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DIY Dried and Preserved Flower Arranging

DIY Dried and Preserved Flower Arranging

DIY Dried and Preserved Flower Arranging


Photo from The Shakers Brief Eternity,” September 1989, National Geographic magazine A Basic Dried Flower Arrangement

Place your vase on a lazy susan, this is something you will glad you have for floral designing.  Find them at art supply stores (sculpting section) or look for one in a resale shop. from Kristen at Kio Kreations Use floral clay to affix your vase or basket onto to the lazy susan -  make sure you can turn it easily to view your arrangement from all sides.

1. Wedge a piece of floral foam into your container. Establish the overall shape of the design using line material such as dried or preserved grasses,dried or preserved lavender, dried wheat, straw, etc.. (See all the dried botanicals and fillers) Fill in the center with maidenhair fern, caspia, gyp,flax, galax leaves or any dried foliage.(See all the preserved flowers and greenery)

2. Insert the larger focal flowers like hydrangeas or cockscomb first , then add medium size flowers like dried and preserved roses, straw flowers. Space the flowers evenly throughout.

3. Add some additional line material like larkspur or delphinium to accent the overall shape, and add extra fern to fill in any empty spaces.  Use dried flax for fullness. 

Dried Floral Tree

Small trees made with real branches for the trunk and a cone-shaped piece of dry foam for the tree are easy and charming. Purchase some plaster of Paris (not pre-mixed), a container, some moss and floral pins to secure the moss and small, dried flora for tree decorations.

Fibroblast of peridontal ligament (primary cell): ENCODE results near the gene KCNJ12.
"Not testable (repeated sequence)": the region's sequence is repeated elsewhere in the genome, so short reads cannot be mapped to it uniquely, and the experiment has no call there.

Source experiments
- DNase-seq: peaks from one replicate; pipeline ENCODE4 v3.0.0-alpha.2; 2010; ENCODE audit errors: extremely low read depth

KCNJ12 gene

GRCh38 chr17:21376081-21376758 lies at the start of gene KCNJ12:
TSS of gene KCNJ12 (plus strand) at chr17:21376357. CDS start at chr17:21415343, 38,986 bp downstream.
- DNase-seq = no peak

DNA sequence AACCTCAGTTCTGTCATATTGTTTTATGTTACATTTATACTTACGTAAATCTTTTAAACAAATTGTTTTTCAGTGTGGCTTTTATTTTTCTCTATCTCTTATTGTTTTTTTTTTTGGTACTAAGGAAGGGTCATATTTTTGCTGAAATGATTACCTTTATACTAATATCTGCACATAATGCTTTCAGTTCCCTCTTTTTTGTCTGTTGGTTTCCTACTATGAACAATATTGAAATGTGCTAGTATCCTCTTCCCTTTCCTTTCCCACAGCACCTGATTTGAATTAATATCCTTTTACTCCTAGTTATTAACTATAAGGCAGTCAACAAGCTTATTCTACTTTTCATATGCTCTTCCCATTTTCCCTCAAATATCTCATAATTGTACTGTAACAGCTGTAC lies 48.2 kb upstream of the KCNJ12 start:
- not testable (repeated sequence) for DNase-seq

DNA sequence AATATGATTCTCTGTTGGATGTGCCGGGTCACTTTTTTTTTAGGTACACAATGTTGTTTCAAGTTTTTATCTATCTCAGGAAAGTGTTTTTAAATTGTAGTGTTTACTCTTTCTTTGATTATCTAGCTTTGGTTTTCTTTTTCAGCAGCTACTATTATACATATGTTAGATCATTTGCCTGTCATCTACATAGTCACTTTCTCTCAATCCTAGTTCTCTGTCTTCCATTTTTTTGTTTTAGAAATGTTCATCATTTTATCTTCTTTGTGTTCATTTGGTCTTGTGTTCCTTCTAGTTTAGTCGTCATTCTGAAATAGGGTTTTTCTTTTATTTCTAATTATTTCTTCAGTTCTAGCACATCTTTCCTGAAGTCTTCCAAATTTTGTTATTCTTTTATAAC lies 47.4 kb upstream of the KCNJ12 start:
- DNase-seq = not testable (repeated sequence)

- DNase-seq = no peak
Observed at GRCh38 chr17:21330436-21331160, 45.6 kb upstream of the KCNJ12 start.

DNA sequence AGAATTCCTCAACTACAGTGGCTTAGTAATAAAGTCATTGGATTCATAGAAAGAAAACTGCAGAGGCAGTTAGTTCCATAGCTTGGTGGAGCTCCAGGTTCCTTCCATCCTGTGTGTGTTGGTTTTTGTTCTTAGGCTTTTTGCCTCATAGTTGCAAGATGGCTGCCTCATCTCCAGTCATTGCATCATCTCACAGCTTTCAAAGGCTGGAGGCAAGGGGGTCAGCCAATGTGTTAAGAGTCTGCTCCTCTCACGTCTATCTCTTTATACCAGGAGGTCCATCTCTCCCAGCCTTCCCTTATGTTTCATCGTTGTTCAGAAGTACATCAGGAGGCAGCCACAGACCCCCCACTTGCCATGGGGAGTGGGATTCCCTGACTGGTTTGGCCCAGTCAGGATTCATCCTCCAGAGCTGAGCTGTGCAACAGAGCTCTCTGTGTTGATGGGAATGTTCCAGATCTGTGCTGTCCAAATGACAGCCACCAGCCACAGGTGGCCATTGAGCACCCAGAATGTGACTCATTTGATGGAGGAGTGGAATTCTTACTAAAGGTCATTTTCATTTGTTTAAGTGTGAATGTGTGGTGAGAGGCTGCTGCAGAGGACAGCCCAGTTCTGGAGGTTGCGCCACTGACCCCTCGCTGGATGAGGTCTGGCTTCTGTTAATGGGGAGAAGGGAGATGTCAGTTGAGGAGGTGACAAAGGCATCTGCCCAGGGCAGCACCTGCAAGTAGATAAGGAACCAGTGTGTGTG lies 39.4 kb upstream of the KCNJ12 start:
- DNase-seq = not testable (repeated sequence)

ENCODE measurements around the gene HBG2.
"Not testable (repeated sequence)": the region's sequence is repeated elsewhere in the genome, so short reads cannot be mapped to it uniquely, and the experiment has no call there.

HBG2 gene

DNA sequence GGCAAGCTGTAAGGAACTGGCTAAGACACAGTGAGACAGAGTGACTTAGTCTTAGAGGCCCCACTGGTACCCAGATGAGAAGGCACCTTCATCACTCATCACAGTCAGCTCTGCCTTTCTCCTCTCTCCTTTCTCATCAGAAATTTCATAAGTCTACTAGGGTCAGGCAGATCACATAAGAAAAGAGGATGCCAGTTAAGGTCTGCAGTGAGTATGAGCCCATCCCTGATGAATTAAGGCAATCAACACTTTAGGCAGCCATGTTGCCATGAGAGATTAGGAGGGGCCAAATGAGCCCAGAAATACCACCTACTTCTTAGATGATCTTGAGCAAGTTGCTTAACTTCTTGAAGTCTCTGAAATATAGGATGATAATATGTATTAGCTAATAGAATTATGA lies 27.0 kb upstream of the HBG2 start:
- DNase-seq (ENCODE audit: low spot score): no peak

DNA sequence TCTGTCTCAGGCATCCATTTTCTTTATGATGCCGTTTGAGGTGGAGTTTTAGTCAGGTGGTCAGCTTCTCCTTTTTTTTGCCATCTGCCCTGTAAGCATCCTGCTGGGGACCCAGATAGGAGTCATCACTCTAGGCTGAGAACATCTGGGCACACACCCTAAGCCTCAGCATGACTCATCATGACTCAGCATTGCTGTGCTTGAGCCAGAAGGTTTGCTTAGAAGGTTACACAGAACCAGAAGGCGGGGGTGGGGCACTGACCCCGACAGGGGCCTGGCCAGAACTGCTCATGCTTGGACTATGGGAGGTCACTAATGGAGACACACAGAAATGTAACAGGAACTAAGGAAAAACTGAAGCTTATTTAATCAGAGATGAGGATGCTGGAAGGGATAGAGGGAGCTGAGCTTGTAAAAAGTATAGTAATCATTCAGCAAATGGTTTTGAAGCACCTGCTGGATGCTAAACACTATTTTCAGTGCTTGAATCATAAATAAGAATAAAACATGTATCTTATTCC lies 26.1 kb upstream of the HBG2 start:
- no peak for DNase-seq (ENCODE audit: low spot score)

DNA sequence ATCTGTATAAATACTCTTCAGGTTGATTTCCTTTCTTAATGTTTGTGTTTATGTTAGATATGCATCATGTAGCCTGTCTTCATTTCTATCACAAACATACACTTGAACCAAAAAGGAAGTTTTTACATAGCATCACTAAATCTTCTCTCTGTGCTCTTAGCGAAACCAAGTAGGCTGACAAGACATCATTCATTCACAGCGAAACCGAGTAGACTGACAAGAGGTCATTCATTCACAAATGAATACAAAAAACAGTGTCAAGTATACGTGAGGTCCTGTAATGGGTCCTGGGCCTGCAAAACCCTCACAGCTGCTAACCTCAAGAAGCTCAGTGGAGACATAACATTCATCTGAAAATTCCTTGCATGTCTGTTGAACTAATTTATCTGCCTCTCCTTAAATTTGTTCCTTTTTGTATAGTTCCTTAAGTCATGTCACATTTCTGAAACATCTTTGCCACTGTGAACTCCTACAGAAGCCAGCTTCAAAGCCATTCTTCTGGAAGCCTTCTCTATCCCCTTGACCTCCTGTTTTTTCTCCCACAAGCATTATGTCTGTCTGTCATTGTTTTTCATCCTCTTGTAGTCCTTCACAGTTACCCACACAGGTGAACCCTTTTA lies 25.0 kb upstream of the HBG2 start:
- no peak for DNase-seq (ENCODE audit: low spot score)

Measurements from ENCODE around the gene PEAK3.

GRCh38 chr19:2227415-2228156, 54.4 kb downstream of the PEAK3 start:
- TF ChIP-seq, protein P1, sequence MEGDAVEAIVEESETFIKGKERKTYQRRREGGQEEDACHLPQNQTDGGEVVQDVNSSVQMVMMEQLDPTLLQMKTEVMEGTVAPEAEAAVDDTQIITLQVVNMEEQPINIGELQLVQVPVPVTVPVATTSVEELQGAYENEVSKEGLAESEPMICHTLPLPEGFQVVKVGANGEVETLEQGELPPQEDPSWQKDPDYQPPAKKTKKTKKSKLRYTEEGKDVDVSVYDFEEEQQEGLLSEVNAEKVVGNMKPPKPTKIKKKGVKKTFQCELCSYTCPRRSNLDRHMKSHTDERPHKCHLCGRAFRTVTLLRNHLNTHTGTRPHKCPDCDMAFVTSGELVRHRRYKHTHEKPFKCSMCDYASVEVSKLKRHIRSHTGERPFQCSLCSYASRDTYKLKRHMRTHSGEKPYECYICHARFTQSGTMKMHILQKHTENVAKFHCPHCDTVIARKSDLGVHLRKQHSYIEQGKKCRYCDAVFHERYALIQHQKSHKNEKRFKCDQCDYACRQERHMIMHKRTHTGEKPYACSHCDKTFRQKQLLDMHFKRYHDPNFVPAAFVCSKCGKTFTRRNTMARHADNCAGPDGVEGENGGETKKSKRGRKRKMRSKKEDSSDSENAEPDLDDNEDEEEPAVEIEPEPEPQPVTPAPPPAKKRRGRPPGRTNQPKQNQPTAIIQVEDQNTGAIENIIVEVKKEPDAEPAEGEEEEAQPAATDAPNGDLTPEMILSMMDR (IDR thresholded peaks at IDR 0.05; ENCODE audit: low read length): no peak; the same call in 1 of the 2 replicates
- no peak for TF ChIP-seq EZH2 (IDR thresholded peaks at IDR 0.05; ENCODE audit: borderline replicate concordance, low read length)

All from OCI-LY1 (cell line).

1. Line your container with slivers of floral foam. The plaster of Paris expands as it sets. The foam acts as a cushion and keeps the pot from cracking.

2. Mix enough plaster of Paris and water to fill the pot two thirds full. Make sure the slivers of foam stay in place as you spoon the mixture into the pot.

3. Insert the trunk, making sure it rests on the bottom of the pot. Turn the pot and adjust the trunk until it looks straight from all angles. Add plaster to within 1" of the top of the pot.

4. When the plaster is dry, push the foam cone onto the trunk, and cover it with moss. Use floral pins to hold the moss in place.

5. Decorate the tree by hot gluing dried flowers and leaves to the moss. Cover the top of the plaster with glue and add moss and a few flowers.

Note: Really small trees do not require anchoring in plaster. Wedge a piece of floral foam snugly into the pot, and insert the trunk with the foam in place.

 


Photo from Ceremony Magazine

Blossoming Tree

Large-scale arrangements need not be difficult to make or expensive. Gather several natural tree branches (or any suitable branches), 8 to 10 stems of dried delphinium, preserved orchids, preserved rose heads and some floral foam, a pot and some moss, and you have all the ingredients for a spectacular tree. The container you select will determine the mood of the arrangement. Wooden tubs, terra-cotta pots, fiberglass containers, Chinese ceramic pots, wicker or vine baskets are all interesting possibilities.

1. Secure the foam in the pot with hot glue.

2. Insert the branches in the foam. When you have them where you want them, add quick setting plaster to the pot covering the space around the foam and around the branches. When the plaster dries, cover it with some moss.

3. Use hot glue to attach tiny florets of dried hydrangea, orchids or rose heads to the branches. Distribute them evenly throughout the tree and build up density gradually. Glue the flowers where branches meet rather than along an open branch

Continue in Floral Design Instruction with More dried flower arranging projects including a wreath and swag See more on drying flowers, arrangements and techniques below. 



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